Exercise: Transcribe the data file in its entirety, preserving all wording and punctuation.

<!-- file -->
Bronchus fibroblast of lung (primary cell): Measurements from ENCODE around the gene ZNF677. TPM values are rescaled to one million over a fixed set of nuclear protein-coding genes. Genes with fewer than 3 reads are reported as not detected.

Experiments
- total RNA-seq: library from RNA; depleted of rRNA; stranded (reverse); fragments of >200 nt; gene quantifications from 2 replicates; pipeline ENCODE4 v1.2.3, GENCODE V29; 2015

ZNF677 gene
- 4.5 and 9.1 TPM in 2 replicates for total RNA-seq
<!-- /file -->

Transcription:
Bronchus fibroblast of lung (primary cell): Measurements from ENCODE around the gene ZNF677. TPM values are rescaled to one million over a fixed set of nuclear protein-coding genes. Genes with fewer than 3 reads are reported as not detected.

Experiments
- total RNA-seq: library from RNA; depleted of rRNA; stranded (reverse); fragments of >200 nt; gene quantifications from 2 replicates; pipeline ENCODE4 v1.2.3, GENCODE V29; 2015

ZNF677 gene
- 4.5 and 9.1 TPM in 2 replicates for total RNA-seq